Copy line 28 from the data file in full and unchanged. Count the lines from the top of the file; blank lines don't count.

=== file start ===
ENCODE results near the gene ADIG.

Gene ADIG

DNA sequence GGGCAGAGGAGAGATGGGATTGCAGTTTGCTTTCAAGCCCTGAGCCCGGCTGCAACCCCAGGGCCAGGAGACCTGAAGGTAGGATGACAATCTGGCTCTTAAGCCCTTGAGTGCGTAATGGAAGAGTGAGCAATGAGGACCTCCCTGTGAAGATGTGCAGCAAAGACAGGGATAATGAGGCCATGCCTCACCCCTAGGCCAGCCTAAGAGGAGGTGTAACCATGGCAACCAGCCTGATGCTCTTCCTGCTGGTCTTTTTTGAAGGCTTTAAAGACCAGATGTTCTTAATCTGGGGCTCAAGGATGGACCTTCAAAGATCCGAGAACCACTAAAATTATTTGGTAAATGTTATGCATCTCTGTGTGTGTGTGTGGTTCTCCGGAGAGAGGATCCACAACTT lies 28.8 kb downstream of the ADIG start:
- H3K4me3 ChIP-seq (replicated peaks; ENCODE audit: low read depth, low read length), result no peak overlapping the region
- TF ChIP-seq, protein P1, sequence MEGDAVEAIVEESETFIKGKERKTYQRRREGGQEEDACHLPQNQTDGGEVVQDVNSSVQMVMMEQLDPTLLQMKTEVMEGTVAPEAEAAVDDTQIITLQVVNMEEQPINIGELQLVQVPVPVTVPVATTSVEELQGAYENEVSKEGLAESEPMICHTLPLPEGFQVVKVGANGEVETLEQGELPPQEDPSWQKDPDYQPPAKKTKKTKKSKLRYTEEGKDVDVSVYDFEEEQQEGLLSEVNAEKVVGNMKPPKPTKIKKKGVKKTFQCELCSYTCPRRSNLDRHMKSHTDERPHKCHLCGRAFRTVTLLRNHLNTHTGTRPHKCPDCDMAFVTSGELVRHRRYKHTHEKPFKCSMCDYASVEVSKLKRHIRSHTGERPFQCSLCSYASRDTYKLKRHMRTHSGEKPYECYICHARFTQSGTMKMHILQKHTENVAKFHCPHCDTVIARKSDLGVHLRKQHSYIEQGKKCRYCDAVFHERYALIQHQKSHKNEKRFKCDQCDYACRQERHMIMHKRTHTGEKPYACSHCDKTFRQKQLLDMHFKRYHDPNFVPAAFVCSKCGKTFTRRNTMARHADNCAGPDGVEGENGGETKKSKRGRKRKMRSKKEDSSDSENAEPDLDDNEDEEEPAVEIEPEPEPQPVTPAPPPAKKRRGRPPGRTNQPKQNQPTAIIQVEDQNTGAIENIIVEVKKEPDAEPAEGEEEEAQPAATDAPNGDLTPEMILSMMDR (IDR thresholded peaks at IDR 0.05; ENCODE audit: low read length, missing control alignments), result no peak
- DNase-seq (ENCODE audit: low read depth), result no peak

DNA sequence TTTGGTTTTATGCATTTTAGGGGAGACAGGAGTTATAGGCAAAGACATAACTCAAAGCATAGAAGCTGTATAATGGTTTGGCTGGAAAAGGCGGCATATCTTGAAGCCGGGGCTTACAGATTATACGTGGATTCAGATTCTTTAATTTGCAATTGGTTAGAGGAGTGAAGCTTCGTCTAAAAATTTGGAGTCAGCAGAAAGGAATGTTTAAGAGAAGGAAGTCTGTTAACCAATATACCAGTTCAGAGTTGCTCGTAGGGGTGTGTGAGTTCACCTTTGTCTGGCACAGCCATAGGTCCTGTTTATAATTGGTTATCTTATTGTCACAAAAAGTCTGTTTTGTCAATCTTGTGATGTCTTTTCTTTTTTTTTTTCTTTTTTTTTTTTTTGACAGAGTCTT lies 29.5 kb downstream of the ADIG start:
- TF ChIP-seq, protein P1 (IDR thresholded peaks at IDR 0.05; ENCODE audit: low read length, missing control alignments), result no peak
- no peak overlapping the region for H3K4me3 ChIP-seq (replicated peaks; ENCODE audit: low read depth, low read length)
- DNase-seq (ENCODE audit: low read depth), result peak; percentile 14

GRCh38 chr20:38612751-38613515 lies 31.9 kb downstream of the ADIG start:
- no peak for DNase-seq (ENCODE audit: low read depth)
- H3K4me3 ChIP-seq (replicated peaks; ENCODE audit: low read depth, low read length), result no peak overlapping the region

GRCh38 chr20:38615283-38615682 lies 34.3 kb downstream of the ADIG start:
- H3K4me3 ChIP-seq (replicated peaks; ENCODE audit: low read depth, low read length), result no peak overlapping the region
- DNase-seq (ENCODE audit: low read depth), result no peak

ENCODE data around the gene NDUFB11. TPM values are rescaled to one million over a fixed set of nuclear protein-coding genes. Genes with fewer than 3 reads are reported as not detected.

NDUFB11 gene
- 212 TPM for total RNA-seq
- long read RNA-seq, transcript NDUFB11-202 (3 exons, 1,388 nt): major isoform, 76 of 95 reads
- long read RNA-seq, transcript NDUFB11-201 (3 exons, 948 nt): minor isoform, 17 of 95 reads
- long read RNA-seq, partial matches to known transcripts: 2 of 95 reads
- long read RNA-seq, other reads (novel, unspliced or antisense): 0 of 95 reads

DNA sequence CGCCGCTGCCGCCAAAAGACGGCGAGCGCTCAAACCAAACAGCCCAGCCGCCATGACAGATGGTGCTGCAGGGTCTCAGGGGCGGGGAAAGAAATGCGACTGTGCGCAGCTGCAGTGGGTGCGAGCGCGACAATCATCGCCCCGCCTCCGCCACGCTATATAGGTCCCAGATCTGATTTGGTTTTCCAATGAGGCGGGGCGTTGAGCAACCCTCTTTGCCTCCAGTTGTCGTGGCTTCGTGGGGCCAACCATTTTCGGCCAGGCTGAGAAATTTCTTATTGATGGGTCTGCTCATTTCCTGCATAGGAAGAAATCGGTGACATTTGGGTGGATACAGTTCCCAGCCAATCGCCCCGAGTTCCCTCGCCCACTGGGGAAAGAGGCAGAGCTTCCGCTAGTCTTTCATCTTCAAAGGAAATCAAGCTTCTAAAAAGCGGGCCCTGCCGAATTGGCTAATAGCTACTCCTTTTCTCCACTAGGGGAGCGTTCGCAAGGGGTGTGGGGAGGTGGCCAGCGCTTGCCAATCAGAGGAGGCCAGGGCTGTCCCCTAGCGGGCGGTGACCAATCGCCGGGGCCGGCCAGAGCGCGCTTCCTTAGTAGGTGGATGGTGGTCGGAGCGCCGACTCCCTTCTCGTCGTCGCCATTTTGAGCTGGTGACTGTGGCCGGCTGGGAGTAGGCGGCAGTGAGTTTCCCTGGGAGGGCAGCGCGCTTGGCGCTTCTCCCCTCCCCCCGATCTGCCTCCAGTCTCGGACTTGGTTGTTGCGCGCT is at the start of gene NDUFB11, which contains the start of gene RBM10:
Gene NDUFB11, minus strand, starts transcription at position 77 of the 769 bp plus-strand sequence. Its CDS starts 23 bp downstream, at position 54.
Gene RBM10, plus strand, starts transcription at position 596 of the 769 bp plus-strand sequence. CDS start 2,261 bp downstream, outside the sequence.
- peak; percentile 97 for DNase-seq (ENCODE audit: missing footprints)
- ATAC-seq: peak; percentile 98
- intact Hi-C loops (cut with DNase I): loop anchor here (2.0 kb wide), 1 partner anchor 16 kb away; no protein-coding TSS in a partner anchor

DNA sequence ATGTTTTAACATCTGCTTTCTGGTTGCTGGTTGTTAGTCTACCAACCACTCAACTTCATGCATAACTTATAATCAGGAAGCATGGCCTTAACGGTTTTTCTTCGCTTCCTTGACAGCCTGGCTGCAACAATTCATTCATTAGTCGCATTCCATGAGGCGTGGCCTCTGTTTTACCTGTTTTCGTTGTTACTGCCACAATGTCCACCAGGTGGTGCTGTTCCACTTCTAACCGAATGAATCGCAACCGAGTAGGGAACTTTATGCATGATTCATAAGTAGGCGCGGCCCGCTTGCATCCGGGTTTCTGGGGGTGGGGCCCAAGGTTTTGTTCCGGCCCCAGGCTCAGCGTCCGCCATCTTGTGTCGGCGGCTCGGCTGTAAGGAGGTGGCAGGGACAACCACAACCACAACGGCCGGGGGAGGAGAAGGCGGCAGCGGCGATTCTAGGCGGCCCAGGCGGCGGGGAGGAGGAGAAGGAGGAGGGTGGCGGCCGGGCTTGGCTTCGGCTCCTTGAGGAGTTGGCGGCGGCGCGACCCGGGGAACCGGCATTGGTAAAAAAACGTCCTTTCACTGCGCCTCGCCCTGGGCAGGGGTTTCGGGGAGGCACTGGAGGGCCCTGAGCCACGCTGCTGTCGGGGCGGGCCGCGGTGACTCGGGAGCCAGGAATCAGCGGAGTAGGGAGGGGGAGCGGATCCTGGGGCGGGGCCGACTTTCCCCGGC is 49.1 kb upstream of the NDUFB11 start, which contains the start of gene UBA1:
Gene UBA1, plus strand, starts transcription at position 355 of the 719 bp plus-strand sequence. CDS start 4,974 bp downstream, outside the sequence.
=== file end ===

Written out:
- ATAC-seq: peak; percentile 98